The Digital Ecosystem: From Prints to Screens—to Solids

The Digital Ecosystem: From Prints to Screens—to Solids


Have you ever been about to make an outlandish prediction only to have it come true before you say it in print? No, just me then? For a few years I’ve prognosticated a slightly creepy way people might one day “output hard copy” of a sort—something physical from their most precious pictures instead of just on-screen images. But “one day” is today. You can get it now. What am I talking about? Read on.

Screens versus Output
It wasn’t only the sensor that killed the easy profits in imaging; the display was also an accomplice. Yes, pixels/photo sites that convert photons to electrical charges meant we no longer relied on film to capture an image—and there went the margins in media and processing. But without display screens, customers would still be paying to see any of their pictures, digital or not.

Instead, everyone today sees their shots as soon as they are taken on the display on the camera or phone—and sees favorite images they or friends and family have taken on 27-inch desktop monitors or even bigger TVs.

So of course, today the immediate tactic is to streamline the process for customers to make prints from their phone photos. But is that the only long-term strategy? No.

The first alternative is already proving profitable for many: putting pictures in places and on physical things that screens can’t touch. Yes, we’ve had pics on mouse pads for more than a decade, but you can’t build a business on pads and coffee mugs. (Though I recall when I first saw my picture printed on a cookie, I thought people would pay for that. Indeed, my mom still has the stale cookie, but that didn’t pan out for the printers/bakers.)

But new ideas are proving profitable. When I interviewed Artsy Couture founder Ryan Millman, he was all-but ecstatic at how well his firm’s new print products were doing, particularly the photo blocks. As the name implies, they are really just blocks with photos printed on all sides. Of course, efficiently manufacturing them proved to be a challenge. But now they are selling well, as they are marketed not as just another thing to print a picture on but as solid design elements in the home that complement the furniture and other décor.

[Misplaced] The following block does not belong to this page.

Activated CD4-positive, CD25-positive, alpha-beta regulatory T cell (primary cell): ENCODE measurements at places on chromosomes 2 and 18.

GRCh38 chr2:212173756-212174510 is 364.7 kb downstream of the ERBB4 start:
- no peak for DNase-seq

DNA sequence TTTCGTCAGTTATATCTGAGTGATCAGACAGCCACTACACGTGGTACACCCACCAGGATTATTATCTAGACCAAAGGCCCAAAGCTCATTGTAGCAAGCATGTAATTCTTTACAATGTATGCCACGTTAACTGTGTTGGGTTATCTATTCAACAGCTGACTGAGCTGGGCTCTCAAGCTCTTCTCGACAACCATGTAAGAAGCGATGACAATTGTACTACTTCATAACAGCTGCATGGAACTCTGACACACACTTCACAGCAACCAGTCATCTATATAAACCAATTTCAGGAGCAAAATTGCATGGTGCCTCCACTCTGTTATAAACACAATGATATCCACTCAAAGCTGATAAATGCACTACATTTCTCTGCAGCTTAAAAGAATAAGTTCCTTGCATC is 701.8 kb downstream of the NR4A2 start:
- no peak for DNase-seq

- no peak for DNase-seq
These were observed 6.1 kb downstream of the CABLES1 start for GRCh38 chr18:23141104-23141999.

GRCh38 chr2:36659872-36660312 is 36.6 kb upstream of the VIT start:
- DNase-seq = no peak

Well yes, you might say, but you are not marketing furniture—how can you sell a print? There is, of course, something to the notion that securing significant snapshots means hard copy, not hard drives. But a decade of trying to scare people into printing has hardly proven fruitful; it’s thankfully a rare product or industry that succeeds through fear. (“You’ll lose your pictures forever if you don’t print them!”) We should instead focus on the positive aspects of custom photo books, for example: how they are better for telling a story than a slideshow, that they memorialize an event better than a DVD, and especially how people enjoy bonding over the physical object they are holding more than they would solitarily staring at a screen.
Sharing Shots Drives Prints

There is a benefit to screens: they make sharing photos far simpler. Instead of making multiple prints, stuffing envelopes and paying for postage, nowadays we just click a button. And sharing photos significantly drives photo capture: when we know that our shots are seen by friends and family, we are motivated to take more of them. They see our photos and take more of their own. Comments on photos give everyone the feedback they desire, and spur even more picture taking. Fine, you say, who does that help besides Facebook?

It can help everyone on the output side as well, for a simple reason: it deepens the pool from which potential printers can draw special images. If I go to a party for example, I’ll take pictures of my friends having a good time. A decade ago, that’d be the end of it; it was a rare party shot that was shared around, and then only an embarrassing one. But now my friends would see good pictures of themselves having a good time. And I wouldn’t just have a few awkward selfies snapped at arm’s length: I’d see their photos of me enjoying the event. And that means that all of us are much, much more likely to see a photo that truly memorializes a special moment. And that’d be a special photo we’d want to do special things with—not a 4×6, but permanent wall art or room décor.